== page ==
Quick Guide: How to Write a CV CV Writing

Going back to work can be hard. Whether that means returning after time spent with a young family, time travelling, or finding something to do in retirement, there’s sadly no easy way of getting back on the professional ladder following time away.

One of the most difficult things about landing your new job is making a CV that manages to communicate your skills and experience while also being readable. It can be difficult to summarise your entire professional life in a single, two-sided document. But it doesn’t have to be.

Using this quick guide, you should be well on your way to writing that great CV that will land you a great job. Modern CVs are arranged in sections, so let’s talk about each section separately.

About Me

Your about me section should be a short summary of your professional life. You don’t want to talk about information that isn’t relevant to the job, but you do want to give an impression of your personality. This is because hiring managers are looking for people, nor robots.

With that in mind, though, there are some basic things that you should include in your About Me Section. These will give your hiring manager an indication of who you are professionally. These include:

  • Your current job title
  • The title of the job you’re applying for
  • A useful skill
  • An example of where you have succeeded in your previous job

For an example of how you should write your About Me Section, see below:

I am an experienced claims investigator looking for the next step in my career. I am applying for the position of Manager at Magna Claims Investigations because I believe it to be that next step. During my previous role, I managed to maintain a high level of customer service, receiving a 94% satisfaction rating from my customers. I am fully accredited by the FCA with Arkangel.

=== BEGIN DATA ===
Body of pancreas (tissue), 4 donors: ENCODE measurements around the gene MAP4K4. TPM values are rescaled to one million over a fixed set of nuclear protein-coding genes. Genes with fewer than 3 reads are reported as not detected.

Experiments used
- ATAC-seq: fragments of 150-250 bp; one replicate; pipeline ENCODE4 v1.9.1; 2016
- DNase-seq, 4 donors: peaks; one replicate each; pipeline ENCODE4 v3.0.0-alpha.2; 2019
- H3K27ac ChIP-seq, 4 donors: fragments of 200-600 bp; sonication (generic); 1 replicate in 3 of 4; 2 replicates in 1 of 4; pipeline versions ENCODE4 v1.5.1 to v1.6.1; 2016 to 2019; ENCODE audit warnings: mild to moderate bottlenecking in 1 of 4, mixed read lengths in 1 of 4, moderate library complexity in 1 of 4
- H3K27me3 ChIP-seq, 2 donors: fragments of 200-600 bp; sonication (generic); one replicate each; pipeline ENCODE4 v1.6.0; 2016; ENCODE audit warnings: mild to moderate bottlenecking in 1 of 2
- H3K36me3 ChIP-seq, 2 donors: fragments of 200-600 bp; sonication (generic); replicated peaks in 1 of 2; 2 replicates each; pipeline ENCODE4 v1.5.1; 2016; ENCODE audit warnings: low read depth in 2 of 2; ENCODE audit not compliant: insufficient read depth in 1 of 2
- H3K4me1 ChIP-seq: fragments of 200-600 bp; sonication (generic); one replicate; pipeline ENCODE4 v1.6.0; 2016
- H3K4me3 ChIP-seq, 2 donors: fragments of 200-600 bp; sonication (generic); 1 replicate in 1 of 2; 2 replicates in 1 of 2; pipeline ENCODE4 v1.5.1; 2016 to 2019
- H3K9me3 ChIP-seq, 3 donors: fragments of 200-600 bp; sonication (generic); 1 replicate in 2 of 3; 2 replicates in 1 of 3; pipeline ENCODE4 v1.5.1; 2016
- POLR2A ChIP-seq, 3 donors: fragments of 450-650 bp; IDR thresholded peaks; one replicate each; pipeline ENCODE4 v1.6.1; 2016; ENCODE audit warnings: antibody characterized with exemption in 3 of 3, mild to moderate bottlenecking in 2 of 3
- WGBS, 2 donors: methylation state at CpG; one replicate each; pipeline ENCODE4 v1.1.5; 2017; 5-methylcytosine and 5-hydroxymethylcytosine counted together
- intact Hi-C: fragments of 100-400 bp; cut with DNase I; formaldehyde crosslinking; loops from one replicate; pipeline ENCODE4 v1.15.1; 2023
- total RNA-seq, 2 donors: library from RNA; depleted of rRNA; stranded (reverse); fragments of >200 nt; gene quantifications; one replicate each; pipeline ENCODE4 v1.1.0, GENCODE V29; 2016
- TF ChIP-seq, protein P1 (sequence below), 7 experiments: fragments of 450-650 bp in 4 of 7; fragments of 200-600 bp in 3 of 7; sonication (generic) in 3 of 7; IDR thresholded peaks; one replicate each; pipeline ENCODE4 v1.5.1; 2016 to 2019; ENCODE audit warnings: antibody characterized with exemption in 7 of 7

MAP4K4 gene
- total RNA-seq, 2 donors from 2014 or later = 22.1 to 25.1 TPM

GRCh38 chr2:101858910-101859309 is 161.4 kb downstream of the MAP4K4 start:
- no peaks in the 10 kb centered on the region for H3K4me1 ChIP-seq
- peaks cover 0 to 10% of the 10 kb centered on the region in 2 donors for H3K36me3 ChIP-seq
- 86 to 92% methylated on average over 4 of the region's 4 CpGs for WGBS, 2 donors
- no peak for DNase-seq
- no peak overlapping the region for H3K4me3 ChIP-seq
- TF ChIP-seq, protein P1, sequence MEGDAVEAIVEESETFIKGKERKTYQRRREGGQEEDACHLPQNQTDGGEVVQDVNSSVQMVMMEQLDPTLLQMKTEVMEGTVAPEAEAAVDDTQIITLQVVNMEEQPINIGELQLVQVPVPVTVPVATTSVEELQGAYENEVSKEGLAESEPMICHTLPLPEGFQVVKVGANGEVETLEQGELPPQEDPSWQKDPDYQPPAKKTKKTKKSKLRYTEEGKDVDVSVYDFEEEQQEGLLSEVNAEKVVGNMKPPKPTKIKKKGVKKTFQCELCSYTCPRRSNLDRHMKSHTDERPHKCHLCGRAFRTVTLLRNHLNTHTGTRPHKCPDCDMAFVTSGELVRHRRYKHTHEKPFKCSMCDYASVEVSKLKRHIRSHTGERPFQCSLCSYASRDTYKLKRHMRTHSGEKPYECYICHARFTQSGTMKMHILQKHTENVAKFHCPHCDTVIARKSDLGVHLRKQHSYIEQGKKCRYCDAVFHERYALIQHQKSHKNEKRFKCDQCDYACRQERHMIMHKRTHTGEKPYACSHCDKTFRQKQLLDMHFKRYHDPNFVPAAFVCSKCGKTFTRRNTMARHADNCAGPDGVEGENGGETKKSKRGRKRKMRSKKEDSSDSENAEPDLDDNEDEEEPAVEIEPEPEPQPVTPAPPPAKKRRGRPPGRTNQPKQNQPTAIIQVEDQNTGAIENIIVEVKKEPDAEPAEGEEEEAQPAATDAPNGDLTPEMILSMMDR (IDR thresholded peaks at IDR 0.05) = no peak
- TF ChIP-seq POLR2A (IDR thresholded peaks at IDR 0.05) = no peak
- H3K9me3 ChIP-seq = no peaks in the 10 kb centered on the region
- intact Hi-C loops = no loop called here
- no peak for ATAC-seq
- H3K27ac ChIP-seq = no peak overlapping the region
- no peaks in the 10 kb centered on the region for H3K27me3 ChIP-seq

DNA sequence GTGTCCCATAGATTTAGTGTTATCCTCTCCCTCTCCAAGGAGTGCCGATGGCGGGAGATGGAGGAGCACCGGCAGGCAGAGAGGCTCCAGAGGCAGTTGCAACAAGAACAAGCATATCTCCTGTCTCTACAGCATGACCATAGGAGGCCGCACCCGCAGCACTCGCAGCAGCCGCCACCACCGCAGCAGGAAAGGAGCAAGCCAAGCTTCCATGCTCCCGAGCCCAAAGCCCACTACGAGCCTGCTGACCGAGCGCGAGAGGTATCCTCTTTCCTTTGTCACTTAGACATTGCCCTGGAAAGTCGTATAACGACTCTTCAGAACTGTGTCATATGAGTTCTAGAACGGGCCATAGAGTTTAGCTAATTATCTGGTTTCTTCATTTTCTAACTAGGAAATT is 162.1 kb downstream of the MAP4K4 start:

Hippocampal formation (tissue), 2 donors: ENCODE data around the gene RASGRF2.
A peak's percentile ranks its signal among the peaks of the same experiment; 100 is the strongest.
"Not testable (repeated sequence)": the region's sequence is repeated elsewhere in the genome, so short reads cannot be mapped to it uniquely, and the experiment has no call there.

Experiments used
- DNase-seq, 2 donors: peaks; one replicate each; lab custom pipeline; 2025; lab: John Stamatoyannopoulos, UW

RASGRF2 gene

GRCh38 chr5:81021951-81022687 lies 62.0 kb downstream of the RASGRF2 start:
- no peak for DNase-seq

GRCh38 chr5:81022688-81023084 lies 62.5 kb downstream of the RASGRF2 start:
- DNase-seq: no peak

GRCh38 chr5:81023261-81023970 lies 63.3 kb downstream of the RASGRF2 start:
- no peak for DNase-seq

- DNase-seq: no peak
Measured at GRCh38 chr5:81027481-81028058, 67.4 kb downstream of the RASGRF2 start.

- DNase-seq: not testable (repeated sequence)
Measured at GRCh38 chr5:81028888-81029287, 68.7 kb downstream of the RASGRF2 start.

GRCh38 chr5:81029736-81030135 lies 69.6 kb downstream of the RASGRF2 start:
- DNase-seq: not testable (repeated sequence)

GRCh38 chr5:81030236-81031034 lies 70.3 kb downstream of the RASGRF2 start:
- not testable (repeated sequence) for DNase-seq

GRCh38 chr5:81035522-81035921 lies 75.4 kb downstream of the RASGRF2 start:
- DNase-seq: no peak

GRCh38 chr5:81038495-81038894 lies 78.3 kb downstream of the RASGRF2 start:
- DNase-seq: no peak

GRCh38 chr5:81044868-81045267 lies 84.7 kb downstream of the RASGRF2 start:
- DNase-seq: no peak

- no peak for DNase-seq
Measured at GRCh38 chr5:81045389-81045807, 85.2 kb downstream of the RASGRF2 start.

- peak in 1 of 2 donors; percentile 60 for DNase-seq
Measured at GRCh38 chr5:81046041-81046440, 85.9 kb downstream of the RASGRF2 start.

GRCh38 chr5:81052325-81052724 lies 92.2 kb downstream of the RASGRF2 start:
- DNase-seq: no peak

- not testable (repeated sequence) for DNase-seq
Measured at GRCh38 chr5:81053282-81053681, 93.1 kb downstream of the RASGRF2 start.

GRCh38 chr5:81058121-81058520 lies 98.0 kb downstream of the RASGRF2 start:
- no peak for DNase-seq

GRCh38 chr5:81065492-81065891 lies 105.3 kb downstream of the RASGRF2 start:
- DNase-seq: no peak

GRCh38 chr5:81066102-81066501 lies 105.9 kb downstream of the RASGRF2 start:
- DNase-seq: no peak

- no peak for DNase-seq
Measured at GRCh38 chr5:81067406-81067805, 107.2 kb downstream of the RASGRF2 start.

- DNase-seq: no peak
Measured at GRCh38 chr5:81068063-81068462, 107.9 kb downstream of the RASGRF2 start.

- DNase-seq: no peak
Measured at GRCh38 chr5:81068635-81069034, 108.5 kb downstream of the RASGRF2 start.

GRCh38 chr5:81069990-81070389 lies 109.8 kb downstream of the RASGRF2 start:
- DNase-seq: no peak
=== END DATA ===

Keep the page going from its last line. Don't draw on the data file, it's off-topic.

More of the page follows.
Your About Me Section should be a short introduction to you as a professional and ideally be fewer than 100 words.


The Skills section should contain a list of all the skills that you can bring to the role. This can include any technical skills that you gained in your previous role(s) or personal life that you can bring to your new role, as well as other general skills. This could include the ability to work as part of a team, ability to work independently, etc.

There are two options when writing your list of skills. The first is to simply list all the skills you can bring to the role. For example:

  • Able to work independently or as part of a larger team
  • Excellent communication skills – including a professional telephone manner and email voice
  • Able to type 93 words per minute

The second option is to be far more selective with your list of skills, keeping the list to fewer than five and writing a short section beneath explaining how you used those skills in your old job/general life/at school. The more applicable these skills are for your new role, the better your chances of being noticed by the hiring manager — so make sure that you’ve chosen your skills wisely.

Whichever way you decide to write your list of skills, it should definitely include your IT competence – which apps and programs you can comfortably use, as well as the kind of work you’ve done on the computer before. Depending on how much work you’ve done on a computer, this could be written in its own section. This is because IT Work has become an integral part of the working life, and hiring managers want to know what you can use the computer.